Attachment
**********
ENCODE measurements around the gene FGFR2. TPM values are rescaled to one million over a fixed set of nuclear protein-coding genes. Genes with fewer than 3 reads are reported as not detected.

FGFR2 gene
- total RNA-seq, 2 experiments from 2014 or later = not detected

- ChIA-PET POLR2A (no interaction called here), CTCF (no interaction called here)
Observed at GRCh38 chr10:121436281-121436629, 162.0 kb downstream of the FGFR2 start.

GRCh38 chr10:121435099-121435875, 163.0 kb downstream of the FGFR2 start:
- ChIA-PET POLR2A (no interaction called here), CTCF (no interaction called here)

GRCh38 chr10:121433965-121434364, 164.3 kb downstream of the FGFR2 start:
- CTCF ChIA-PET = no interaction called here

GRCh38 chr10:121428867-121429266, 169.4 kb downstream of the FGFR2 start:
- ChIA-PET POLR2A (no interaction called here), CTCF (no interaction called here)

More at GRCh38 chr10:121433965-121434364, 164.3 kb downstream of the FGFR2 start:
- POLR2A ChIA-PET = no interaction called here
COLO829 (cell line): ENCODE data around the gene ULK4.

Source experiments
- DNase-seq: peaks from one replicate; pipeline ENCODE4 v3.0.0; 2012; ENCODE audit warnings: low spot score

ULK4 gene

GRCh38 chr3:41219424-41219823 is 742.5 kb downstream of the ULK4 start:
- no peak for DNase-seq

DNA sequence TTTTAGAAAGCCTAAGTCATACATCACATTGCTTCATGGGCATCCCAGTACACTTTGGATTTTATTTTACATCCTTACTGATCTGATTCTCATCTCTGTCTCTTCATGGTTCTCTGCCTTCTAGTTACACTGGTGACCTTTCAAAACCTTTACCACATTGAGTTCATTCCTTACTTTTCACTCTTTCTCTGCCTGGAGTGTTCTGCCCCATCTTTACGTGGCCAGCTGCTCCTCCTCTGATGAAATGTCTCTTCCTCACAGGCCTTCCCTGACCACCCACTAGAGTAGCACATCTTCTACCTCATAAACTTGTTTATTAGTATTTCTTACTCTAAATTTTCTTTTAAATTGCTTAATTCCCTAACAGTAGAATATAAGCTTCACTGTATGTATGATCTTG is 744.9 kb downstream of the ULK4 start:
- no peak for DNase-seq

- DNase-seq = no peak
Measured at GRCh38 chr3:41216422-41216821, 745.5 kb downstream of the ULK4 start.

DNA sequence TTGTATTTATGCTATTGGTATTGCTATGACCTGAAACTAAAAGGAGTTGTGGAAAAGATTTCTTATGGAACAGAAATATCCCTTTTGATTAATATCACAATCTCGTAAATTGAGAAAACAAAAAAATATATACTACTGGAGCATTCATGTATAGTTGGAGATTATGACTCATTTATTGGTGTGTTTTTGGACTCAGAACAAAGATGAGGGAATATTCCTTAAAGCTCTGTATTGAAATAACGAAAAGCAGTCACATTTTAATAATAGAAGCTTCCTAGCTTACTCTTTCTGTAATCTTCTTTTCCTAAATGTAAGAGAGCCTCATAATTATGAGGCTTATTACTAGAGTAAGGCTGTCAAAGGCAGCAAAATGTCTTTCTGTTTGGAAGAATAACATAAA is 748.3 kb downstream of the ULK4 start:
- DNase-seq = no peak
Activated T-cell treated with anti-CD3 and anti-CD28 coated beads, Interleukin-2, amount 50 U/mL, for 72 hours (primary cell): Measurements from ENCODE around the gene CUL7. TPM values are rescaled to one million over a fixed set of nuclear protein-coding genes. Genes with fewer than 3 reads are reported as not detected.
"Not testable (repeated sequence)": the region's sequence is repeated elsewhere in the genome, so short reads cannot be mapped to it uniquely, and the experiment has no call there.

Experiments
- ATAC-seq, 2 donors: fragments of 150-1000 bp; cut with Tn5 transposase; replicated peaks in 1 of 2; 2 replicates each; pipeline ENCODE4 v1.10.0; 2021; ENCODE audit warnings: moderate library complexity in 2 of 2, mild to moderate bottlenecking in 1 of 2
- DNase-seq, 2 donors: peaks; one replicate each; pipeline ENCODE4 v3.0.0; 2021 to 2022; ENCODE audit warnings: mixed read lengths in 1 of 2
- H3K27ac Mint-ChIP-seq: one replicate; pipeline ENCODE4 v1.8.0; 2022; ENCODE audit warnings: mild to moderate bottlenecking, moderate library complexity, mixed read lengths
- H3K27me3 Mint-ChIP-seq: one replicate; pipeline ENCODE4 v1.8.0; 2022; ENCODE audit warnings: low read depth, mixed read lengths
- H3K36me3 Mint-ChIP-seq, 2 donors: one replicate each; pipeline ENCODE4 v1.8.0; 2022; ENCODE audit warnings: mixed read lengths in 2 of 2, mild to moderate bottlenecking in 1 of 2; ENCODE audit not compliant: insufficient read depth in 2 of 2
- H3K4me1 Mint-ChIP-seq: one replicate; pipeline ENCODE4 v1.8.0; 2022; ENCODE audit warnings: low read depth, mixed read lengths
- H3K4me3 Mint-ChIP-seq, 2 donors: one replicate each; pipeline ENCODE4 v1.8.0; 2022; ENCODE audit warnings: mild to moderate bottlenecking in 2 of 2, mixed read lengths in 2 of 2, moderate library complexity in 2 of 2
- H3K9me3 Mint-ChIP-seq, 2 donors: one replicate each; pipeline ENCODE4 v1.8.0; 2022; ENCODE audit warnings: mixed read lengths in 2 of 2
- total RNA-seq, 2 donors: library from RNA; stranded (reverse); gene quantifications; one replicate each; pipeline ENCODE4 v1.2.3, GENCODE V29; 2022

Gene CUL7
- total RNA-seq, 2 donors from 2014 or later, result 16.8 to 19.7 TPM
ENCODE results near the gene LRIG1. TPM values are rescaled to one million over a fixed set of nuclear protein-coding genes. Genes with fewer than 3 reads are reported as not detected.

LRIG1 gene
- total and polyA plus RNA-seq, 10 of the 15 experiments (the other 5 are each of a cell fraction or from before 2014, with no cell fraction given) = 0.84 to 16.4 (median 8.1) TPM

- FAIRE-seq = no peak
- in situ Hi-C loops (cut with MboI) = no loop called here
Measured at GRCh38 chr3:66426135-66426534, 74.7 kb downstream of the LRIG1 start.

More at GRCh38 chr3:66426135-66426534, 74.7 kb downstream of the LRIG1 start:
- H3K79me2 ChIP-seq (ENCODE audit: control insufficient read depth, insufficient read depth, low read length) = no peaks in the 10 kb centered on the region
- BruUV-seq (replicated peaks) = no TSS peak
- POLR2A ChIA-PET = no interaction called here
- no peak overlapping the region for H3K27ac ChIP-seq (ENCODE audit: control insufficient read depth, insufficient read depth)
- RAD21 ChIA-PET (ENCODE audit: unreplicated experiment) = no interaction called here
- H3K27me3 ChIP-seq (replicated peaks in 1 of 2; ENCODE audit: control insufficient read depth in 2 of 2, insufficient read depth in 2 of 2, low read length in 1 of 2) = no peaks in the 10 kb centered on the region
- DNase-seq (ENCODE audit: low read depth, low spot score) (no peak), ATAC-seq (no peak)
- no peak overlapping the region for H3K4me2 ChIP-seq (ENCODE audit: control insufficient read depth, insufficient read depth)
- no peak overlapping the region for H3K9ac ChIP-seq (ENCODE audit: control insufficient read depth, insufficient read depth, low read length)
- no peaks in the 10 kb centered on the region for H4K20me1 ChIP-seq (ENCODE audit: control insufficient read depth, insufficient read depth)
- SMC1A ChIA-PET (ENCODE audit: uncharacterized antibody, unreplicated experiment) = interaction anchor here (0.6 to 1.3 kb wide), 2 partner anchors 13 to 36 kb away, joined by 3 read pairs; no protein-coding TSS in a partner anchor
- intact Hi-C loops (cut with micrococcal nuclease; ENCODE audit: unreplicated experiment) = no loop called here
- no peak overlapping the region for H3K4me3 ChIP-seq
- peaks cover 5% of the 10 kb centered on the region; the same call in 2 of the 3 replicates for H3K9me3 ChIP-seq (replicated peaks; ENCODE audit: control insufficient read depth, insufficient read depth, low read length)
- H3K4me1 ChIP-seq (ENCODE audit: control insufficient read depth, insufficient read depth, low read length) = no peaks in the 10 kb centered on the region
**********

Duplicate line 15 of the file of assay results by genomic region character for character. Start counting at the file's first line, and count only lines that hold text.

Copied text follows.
Source experiments